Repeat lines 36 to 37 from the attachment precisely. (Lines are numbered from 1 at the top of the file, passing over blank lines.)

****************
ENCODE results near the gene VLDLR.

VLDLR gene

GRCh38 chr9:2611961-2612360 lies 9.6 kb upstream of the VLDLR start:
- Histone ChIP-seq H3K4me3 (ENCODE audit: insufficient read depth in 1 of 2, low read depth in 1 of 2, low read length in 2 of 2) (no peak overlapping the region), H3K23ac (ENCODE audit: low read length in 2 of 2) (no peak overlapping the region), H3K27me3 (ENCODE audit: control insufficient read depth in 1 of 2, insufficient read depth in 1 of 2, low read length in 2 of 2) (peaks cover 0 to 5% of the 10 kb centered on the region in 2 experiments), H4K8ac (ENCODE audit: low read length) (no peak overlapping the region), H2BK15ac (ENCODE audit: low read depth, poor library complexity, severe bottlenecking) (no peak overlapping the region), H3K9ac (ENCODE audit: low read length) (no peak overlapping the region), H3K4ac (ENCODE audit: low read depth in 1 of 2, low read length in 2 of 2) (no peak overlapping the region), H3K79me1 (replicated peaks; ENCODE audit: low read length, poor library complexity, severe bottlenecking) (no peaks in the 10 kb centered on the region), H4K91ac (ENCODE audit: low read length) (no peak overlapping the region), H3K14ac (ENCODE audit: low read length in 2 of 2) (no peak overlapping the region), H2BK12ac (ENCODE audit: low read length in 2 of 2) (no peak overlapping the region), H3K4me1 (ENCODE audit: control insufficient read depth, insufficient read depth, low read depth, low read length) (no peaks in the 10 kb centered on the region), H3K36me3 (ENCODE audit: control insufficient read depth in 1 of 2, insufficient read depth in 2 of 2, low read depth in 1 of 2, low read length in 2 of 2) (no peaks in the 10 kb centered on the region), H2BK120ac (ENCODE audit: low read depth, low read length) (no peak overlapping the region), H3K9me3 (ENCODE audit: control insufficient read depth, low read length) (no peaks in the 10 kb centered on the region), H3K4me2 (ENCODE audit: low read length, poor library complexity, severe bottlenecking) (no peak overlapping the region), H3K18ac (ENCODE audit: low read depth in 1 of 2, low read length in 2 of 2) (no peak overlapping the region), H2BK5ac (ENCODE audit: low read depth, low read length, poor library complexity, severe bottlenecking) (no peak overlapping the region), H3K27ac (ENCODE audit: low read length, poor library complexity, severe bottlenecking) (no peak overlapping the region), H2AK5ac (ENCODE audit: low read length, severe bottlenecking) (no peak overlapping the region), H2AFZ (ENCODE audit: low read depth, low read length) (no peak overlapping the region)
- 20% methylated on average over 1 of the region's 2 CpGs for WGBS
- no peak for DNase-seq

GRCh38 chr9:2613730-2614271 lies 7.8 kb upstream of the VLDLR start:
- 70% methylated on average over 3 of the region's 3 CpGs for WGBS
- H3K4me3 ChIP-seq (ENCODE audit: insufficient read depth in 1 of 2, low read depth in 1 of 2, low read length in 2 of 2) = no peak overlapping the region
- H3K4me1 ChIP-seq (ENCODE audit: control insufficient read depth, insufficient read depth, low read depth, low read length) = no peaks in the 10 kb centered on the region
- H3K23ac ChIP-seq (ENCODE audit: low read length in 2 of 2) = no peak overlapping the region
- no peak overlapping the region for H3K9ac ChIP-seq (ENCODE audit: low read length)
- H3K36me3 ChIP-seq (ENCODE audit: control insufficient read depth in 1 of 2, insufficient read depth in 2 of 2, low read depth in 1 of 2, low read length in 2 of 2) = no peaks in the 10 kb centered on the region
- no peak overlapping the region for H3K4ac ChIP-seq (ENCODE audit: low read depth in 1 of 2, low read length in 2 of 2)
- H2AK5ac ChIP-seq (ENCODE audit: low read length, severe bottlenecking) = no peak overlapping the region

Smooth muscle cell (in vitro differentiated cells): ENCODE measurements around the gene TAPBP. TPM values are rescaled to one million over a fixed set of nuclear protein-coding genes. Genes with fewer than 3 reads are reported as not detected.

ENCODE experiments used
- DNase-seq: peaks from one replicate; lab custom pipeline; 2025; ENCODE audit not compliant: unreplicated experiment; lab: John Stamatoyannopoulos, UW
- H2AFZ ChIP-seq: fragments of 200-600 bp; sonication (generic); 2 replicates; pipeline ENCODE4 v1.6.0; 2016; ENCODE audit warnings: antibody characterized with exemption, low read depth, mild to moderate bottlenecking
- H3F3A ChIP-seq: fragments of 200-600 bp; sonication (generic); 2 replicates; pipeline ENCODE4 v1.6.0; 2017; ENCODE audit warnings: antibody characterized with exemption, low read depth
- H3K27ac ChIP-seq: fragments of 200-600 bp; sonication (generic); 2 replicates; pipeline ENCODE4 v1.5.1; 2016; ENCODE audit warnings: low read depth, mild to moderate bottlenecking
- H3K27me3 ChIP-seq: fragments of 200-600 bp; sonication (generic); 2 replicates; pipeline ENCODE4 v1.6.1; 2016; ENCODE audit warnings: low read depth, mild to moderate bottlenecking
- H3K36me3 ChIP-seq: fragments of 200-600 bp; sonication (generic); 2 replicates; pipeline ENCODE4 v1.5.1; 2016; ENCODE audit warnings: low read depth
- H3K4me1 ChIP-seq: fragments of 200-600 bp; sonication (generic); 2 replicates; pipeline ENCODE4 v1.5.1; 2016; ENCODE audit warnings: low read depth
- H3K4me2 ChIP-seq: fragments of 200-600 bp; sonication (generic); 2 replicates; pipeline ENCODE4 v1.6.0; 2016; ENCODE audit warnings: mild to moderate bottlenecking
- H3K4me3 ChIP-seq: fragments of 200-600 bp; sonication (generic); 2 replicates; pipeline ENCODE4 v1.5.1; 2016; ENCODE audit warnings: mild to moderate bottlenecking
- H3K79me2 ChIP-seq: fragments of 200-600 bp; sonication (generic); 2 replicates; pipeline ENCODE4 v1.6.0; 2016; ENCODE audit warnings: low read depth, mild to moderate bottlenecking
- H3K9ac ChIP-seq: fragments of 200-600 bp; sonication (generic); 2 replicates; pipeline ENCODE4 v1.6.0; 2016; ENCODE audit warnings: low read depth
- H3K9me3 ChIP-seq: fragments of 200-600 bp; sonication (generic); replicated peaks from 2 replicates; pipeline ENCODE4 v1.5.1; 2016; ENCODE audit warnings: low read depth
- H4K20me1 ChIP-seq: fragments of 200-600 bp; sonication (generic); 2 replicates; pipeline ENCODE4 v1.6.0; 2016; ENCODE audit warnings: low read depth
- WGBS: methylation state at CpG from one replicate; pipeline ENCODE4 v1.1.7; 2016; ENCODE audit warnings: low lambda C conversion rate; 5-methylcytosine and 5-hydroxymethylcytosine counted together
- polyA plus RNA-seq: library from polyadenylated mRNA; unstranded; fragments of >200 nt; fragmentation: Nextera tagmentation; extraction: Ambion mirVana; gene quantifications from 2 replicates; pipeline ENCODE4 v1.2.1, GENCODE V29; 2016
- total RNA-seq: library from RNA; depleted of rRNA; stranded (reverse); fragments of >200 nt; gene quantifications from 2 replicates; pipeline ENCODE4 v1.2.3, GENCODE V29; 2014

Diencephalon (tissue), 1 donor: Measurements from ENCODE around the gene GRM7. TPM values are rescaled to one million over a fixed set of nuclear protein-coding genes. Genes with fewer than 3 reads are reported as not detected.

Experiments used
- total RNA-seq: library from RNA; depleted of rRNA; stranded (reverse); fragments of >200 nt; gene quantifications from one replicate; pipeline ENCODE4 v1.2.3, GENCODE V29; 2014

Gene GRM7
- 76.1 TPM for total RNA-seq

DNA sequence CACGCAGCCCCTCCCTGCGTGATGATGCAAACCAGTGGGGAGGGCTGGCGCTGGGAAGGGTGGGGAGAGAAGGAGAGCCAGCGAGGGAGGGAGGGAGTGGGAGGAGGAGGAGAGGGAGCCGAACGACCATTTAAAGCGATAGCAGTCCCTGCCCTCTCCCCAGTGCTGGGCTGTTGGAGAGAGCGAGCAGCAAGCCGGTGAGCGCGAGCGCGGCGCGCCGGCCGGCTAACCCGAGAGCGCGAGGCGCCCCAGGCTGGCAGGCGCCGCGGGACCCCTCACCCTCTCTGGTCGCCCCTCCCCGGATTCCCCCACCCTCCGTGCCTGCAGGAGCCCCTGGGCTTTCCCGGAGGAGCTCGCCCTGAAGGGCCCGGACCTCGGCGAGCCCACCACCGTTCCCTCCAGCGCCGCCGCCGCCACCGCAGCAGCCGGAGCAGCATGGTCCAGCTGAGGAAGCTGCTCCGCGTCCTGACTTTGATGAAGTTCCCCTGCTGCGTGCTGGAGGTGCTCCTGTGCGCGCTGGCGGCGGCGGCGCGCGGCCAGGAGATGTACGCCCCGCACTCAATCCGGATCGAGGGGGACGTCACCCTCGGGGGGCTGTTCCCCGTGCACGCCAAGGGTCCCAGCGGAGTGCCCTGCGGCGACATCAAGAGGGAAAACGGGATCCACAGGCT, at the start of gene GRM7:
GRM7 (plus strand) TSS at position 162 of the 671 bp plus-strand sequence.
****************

- total RNA-seq: library from RNA; depleted of rRNA; stranded (reverse); fragments of >200 nt; gene quantifications from one replicate; pipeline ENCODE4 v1.2.3, GENCODE V29; 2014

Gene GRM7